Episode 374: Murder is Literature by Other Means

The Overthinkers tackle horror film and the cinema of the late, great Wes Craven.

otip-logo-podcastoneBen Adams, Matthew Belinkie, Peter Fenzel, and Matthew Wrather overthink horror film and the cinema of the late, great Wes Craven.


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10 Comments on “Episode 374: Murder is Literature by Other Means”

  1. Matthew Belinkie OTI Staff #

    I would be very curious to know how Wes Craven made the jump from Professor of English Literature to porn director.


    • Adrian #

      Well, a survey of 20th century American Lit has taught me that English Professors are generally pretty sexually frustrated. Maybe he just didn’t feel like he had a novel in him.


  2. Chimalpahin #

    Most indigenous languages of Turtle Island are highly descriptive and many names of places are just that descriptive place names. So I deny Wrather’s challenge on this one.

    Places like Michoacan just mean Place where people have Fish (I could translate that as Fisherton ;)

    http://www.wlrp.org/ or since some of the OTers are in the east coast
    Original Name: Mâsach8sut (maa-sa-choo-sut)
    Current Name: Massachusetts
    Translation: Place of the foothill. This was probably referring to the Blue Hills
    Native names just seem to work like that, highly descriptive and not as “High or lofty”

    Funny how the exotic name just translate into rather normal sounding names once translated but the “fake Indian names” are almost always high falooten like Floating Eagle Feather.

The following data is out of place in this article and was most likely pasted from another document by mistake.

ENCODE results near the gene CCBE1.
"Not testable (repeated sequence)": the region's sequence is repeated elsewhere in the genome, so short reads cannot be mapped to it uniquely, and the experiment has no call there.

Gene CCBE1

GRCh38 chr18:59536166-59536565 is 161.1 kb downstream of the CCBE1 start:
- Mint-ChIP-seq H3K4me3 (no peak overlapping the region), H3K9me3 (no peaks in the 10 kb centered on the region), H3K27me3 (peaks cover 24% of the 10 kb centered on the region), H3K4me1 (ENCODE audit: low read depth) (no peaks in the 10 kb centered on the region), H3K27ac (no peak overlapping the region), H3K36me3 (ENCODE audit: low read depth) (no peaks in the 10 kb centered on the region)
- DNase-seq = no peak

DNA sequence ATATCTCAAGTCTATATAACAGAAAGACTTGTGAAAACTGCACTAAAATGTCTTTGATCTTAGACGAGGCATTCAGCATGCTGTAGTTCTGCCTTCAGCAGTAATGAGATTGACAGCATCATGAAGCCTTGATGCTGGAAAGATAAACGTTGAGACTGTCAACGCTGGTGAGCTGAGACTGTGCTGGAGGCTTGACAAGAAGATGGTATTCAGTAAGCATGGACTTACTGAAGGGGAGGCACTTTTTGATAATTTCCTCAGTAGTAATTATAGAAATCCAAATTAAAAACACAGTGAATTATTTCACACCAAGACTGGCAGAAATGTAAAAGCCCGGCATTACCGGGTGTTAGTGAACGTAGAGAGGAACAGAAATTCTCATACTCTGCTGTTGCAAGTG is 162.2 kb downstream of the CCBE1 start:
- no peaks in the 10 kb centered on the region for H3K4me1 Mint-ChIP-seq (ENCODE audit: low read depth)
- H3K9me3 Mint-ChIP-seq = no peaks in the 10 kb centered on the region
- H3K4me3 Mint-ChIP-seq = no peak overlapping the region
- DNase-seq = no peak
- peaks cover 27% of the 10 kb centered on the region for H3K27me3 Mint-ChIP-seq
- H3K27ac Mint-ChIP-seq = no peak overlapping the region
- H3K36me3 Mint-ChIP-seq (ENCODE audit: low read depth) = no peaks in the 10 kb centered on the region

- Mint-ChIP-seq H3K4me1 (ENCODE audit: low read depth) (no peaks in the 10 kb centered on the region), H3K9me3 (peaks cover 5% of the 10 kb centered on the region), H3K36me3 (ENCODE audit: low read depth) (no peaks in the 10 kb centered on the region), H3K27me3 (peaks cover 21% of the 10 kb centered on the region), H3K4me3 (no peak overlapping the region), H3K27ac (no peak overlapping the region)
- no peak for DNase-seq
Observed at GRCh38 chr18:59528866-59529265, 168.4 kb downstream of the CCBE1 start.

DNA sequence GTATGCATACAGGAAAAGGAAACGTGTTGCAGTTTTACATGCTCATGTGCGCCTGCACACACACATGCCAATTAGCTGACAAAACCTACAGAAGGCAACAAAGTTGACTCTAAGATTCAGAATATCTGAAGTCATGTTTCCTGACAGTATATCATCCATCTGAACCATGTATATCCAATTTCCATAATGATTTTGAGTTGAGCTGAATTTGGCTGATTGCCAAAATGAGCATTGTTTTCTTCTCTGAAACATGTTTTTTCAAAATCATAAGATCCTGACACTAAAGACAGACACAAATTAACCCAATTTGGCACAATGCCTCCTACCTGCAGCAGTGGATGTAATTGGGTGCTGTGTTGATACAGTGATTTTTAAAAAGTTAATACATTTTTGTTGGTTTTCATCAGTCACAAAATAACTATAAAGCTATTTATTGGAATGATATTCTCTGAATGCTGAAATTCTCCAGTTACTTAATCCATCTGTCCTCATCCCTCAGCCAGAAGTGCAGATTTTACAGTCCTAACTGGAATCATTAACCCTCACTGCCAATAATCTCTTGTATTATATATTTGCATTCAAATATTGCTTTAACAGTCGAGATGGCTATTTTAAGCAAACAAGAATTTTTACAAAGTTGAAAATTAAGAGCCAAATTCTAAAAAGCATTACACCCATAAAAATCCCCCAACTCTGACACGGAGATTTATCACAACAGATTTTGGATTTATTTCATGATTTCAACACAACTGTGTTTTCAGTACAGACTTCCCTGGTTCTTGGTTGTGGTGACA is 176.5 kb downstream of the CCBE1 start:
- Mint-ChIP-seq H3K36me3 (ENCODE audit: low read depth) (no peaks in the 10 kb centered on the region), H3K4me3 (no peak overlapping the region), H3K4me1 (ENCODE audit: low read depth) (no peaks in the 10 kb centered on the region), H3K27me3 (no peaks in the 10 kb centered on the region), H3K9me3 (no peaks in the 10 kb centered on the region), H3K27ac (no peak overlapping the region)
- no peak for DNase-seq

Excellent podcast as usual. Hey Matt, you weren’t too bad in this cast. Tho your pronunciation of the horror is fascinating, I just hope it wasn’t a bad pun relating to Craven’s pornographic works…


  3. Stokes OTI Staff #

    It’s not like Europeans were all that evocative when they named the stuff in their backyards. The Rhine and the Rhone both mean something like “flowing” if you happen to speak Proto-Indo-European, and the Danube and the Don probably just mean “the river.” The centerpiece of the Alps (Celtic: “the tall mountains”) is Mont Blanc (French: “white mountain;” it has snow on it).

    This sounds like an XKCD comic in the making, if it’s not one already.


    • Rambler #

      In fact the more exotic it sounds (to Americans) the more likely it is to have a simple meaning.
      Mesopotamia is Greek for “Land between the rivers” and seems to be a direct translation from regional languages going back to the invention of writing.

      Transylvania means “Beyond the Woods” and seems to always have been named as something related to either woods or mountains.

      And Dublin just means “Black Water”… never mind that could be taken either descriptively or evocatively, or both ways together…
      I think the Irish take pride in breaking patterns.


    • Chimalpahin #

      Unfortunately my proto-indo-european is rather rusty! :3


  4. Cimmerius #



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